Jedi Academy

A screenshot from Star Wars: Jedi Academy. Luke Skywalker, Kyle Katern, and Jaden (the player character) all descend the steps of a pyramid.This is a empty game.

Jedi are not warriors, but this Jedi leaves miles of corpses behind her after every mission. Corpses that vanish as soon as she leaves the room.

The force is not a toy. It requires spiritual concentration and training, even for those who use maliciously. But this force will heal you at will, repel all enemy force powers, and shield you from death.

Anger leads to the dark side, but that’s all this game encourages is anger. A propulsive, furious anger that stalks from level to level. There is no action that is not violent. Exploration is only a way of licking wounds.

It constantly refers to Star Wars, but is unable to bring it to life. The surface is there. The hum of lightsabers, the klang of blasters, John William’s leit motifs, monsters, and aliens. It thinks that simply referencing these things will invoke their presence. The soundtrack drones the same Williams’ tracks on an endless loop, begging for the thrill to stay. The missions bring back Hoth and Tatooine, without any of the mysticism or the lived-in grime of the films. There aren’t even civilians in any of these places. Life is nowhere to be found.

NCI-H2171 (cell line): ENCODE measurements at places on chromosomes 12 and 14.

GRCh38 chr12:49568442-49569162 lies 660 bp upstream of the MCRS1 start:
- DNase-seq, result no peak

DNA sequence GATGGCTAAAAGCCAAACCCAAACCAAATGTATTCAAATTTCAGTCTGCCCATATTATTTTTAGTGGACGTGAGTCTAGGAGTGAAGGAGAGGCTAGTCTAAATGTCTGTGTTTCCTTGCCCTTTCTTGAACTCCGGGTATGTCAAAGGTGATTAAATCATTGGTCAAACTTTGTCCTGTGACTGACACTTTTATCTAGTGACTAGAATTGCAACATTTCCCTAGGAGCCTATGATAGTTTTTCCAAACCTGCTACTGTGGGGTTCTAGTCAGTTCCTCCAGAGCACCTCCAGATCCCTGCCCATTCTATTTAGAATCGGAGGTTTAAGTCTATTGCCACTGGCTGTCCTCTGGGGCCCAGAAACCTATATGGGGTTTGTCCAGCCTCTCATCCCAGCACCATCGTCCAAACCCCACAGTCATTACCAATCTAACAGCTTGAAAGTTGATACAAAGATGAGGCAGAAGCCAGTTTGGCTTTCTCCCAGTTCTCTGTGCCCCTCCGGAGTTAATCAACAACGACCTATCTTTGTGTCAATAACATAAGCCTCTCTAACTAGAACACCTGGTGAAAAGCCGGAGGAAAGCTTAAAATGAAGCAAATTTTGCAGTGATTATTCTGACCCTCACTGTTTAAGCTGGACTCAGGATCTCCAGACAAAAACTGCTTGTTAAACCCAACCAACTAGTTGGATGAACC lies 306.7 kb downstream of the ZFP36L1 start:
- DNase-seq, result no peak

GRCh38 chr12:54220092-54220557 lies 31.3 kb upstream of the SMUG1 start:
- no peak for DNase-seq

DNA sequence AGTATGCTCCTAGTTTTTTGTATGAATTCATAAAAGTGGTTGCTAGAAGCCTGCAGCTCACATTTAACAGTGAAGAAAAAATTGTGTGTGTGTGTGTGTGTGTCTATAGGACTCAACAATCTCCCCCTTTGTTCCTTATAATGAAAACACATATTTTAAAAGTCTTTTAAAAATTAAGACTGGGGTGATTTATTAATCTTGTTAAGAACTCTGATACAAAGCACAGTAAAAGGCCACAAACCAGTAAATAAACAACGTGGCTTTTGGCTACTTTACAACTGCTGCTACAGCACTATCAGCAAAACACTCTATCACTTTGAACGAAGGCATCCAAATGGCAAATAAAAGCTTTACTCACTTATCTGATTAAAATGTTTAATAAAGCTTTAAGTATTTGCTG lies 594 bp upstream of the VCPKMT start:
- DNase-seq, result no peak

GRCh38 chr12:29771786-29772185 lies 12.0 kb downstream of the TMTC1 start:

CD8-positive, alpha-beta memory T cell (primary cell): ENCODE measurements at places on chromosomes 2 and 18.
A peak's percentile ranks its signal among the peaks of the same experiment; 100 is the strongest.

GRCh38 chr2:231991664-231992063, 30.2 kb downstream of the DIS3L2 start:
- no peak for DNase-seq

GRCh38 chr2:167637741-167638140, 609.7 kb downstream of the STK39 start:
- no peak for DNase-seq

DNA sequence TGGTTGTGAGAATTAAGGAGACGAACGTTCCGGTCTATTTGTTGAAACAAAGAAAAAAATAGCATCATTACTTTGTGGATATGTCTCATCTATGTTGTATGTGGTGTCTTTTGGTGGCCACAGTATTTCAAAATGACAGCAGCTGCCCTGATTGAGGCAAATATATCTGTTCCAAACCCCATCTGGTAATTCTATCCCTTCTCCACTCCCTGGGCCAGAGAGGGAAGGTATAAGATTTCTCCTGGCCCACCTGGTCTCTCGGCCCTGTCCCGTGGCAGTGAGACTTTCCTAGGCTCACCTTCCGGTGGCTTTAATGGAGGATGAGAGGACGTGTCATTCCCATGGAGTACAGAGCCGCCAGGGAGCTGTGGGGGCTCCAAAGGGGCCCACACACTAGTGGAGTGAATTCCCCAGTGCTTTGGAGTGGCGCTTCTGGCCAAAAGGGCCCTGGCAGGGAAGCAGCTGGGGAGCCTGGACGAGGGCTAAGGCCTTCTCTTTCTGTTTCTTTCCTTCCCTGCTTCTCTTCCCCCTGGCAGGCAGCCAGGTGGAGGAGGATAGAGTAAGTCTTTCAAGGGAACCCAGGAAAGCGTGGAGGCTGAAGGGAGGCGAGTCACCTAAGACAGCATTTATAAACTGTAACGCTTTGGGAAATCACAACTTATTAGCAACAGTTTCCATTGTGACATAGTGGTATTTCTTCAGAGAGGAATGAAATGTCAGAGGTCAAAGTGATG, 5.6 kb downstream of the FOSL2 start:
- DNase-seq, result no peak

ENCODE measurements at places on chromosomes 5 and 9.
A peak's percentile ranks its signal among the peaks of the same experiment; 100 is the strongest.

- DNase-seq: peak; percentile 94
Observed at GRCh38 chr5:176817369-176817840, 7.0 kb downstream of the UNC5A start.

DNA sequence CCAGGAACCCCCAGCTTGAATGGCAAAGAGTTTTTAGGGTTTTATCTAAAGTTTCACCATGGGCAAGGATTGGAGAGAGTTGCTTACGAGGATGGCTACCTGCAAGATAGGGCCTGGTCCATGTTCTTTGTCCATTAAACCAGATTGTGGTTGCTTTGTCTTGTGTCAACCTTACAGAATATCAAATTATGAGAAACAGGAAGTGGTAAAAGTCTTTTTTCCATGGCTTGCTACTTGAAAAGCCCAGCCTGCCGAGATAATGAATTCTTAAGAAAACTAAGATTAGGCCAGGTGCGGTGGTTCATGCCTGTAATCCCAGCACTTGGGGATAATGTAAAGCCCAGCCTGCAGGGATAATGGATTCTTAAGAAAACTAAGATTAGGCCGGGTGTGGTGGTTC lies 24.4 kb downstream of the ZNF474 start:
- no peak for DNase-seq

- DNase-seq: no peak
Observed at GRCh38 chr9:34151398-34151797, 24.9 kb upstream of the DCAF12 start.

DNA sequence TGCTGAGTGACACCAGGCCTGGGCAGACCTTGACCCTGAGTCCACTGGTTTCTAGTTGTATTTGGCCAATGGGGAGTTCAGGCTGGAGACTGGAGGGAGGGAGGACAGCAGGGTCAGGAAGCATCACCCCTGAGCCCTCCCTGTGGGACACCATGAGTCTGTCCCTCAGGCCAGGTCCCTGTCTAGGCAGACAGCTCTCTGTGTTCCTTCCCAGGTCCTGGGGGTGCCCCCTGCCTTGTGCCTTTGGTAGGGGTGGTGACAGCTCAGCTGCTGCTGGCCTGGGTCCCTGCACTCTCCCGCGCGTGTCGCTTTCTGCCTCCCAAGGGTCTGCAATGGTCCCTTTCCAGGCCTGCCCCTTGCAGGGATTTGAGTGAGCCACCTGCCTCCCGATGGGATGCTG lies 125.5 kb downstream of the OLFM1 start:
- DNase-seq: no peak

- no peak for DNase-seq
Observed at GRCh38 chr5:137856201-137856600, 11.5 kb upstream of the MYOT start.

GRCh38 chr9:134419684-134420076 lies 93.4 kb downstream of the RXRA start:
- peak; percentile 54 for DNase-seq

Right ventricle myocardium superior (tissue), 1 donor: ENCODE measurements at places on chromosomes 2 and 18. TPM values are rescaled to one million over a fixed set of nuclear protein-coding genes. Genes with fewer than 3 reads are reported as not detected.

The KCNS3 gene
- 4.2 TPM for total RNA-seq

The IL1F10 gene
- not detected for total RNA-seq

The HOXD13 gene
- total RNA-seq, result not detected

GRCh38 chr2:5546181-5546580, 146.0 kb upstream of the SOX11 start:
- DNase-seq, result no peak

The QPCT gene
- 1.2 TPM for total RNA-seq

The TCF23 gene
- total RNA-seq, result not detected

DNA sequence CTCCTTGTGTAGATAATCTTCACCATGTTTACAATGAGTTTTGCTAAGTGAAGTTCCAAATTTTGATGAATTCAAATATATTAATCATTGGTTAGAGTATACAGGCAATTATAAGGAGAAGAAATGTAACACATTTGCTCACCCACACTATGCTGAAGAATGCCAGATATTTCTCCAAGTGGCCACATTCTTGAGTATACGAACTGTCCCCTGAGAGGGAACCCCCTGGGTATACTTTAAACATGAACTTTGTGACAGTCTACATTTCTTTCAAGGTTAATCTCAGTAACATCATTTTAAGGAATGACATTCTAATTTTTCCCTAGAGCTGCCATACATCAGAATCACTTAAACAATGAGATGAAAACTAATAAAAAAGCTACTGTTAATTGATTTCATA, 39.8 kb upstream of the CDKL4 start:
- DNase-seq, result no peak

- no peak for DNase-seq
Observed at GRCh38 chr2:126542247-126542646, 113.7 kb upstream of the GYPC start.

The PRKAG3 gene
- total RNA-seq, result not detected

A screenshot from Jedi Academy. Jaden stands in a dark hallway, her blue lightsaber lit. A sith warrior stands opposite her, with no

Nostalgia hampers even the game’s violence. Academy’s insistence on keeping to its Doom-inspired roots betrays its third person fighting aspirations. It floods itself with guns you barely use, except against lightsaber proof enemies with huge health bars. This is bad, boring design. Worse, the game knows it. It just can’t let go of itself or its history.

The true interests of the game unveil themselves in the final third: The artful ballet of fighting other Jedi. However, there is no clear combative language and little exchange. The most effective way to fight is to furiously click at enemies. Whether your blow lands seems to rely on luck as much as anything else.

The game is not without its moments of grace. There is a thrill in fighting an opponent equal in power and in the game’s emphasis on movement and positioning (no matter how stilted the movement.) One memorable level confronts the game’s identity crisis head on and takes away your lightsaber, re-contextualizing the game’s spaces in a way that emphasizes their strengths.

But the game cannot outrun its own hollow heart. The player is no mystic knight errant or hero, but rather a killer for hire. You only rob the game’s spaces of life and by the end only emptiness is left. The soul of its source material has disappeared, just like the corpses you left behind.

Leave a Reply

Please log in using one of these methods to post your comment: Logo

You are commenting using your account. Log Out /  Change )

Facebook photo

You are commenting using your Facebook account. Log Out /  Change )

Connecting to %s